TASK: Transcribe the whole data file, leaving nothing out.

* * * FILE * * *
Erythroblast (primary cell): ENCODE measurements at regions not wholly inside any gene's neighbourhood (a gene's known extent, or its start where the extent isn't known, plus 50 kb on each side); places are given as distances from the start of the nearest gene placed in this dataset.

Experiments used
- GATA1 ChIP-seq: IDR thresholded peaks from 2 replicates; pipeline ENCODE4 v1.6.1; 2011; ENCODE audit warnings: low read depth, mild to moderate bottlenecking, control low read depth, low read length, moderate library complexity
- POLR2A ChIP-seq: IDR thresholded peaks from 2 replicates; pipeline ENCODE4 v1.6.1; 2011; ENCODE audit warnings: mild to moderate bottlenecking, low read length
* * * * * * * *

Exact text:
Erythroblast (primary cell): ENCODE measurements at regions not wholly inside any gene's neighbourhood (a gene's known extent, or its start where the extent isn't known, plus 50 kb on each side); places are given as distances from the start of the nearest gene placed in this dataset.

Experiments used
- GATA1 ChIP-seq: IDR thresholded peaks from 2 replicates; pipeline ENCODE4 v1.6.1; 2011; ENCODE audit warnings: low read depth, mild to moderate bottlenecking, control low read depth, low read length, moderate library complexity
- POLR2A ChIP-seq: IDR thresholded peaks from 2 replicates; pipeline ENCODE4 v1.6.1; 2011; ENCODE audit warnings: mild to moderate bottlenecking, low read length